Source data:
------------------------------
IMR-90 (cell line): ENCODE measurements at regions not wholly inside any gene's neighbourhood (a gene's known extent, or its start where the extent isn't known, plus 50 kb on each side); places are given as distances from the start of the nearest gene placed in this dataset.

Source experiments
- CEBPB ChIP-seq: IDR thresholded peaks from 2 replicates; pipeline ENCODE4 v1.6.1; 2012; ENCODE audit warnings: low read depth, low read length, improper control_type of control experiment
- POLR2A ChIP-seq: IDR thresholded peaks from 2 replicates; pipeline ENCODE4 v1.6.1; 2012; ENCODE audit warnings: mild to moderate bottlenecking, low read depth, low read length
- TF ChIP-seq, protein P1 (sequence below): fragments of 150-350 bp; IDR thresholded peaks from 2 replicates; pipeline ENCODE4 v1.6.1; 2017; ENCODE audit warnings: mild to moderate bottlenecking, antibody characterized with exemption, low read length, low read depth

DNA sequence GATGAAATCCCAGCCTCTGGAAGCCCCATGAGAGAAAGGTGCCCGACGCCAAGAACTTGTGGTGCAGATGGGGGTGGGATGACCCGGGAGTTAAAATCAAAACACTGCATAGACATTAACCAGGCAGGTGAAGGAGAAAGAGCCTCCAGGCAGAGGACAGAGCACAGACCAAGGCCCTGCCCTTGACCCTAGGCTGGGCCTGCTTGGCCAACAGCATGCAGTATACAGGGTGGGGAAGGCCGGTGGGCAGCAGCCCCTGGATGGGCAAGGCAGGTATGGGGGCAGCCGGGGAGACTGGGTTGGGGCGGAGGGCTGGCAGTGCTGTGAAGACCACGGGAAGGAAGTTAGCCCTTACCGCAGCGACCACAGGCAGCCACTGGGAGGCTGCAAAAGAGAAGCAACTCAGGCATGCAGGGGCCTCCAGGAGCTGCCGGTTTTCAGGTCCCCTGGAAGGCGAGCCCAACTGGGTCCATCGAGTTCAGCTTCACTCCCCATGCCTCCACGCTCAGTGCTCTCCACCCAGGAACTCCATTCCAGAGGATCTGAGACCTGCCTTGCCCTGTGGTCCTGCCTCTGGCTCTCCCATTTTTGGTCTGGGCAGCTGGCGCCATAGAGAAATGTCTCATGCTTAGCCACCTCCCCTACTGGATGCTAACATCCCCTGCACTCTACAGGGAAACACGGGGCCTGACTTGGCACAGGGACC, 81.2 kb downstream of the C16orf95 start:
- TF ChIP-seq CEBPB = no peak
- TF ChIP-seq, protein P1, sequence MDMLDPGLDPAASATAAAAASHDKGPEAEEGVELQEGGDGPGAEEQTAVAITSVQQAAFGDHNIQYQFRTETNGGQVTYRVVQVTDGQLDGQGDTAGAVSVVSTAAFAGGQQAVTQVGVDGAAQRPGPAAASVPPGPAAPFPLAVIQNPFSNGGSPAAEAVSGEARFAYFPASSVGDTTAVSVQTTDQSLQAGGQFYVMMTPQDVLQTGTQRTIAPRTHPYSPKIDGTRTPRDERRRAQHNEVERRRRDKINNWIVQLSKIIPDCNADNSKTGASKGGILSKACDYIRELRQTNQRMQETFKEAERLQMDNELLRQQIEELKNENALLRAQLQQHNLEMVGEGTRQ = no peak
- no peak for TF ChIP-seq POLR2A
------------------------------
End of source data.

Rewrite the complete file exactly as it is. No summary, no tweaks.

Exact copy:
IMR-90 (cell line): ENCODE measurements at regions not wholly inside any gene's neighbourhood (a gene's known extent, or its start where the extent isn't known, plus 50 kb on each side); places are given as distances from the start of the nearest gene placed in this dataset.

Source experiments
- CEBPB ChIP-seq: IDR thresholded peaks from 2 replicates; pipeline ENCODE4 v1.6.1; 2012; ENCODE audit warnings: low read depth, low read length, improper control_type of control experiment
- POLR2A ChIP-seq: IDR thresholded peaks from 2 replicates; pipeline ENCODE4 v1.6.1; 2012; ENCODE audit warnings: mild to moderate bottlenecking, low read depth, low read length
- TF ChIP-seq, protein P1 (sequence below): fragments of 150-350 bp; IDR thresholded peaks from 2 replicates; pipeline ENCODE4 v1.6.1; 2017; ENCODE audit warnings: mild to moderate bottlenecking, antibody characterized with exemption, low read length, low read depth

DNA sequence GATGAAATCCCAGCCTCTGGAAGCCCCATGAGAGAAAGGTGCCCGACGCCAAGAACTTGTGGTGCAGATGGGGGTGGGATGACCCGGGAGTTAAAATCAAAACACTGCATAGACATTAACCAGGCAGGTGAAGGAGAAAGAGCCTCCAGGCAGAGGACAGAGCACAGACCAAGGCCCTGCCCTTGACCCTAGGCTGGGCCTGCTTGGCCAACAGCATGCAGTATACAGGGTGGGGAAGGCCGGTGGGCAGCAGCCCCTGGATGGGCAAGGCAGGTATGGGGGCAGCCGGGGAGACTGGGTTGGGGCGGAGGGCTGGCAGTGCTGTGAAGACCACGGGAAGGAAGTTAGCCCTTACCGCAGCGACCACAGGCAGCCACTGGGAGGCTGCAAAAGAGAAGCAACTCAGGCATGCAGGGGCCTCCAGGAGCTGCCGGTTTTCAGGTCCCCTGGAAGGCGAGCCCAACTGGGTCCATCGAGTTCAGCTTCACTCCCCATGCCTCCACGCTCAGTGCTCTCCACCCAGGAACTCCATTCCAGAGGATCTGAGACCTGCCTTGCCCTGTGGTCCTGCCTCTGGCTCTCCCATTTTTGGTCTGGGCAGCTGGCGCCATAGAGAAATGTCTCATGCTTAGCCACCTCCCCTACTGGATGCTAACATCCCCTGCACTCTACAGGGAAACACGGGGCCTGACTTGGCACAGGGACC, 81.2 kb downstream of the C16orf95 start:
- TF ChIP-seq CEBPB = no peak
- TF ChIP-seq, protein P1, sequence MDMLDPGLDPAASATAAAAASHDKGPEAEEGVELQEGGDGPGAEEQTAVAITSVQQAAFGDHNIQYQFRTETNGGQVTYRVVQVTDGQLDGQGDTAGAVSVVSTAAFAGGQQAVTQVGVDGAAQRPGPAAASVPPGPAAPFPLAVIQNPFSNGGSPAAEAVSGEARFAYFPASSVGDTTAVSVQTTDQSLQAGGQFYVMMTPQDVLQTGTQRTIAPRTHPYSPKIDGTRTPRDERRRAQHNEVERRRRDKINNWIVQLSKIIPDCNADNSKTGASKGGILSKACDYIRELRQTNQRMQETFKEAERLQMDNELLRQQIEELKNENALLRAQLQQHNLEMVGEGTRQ = no peak
- no peak for TF ChIP-seq POLR2A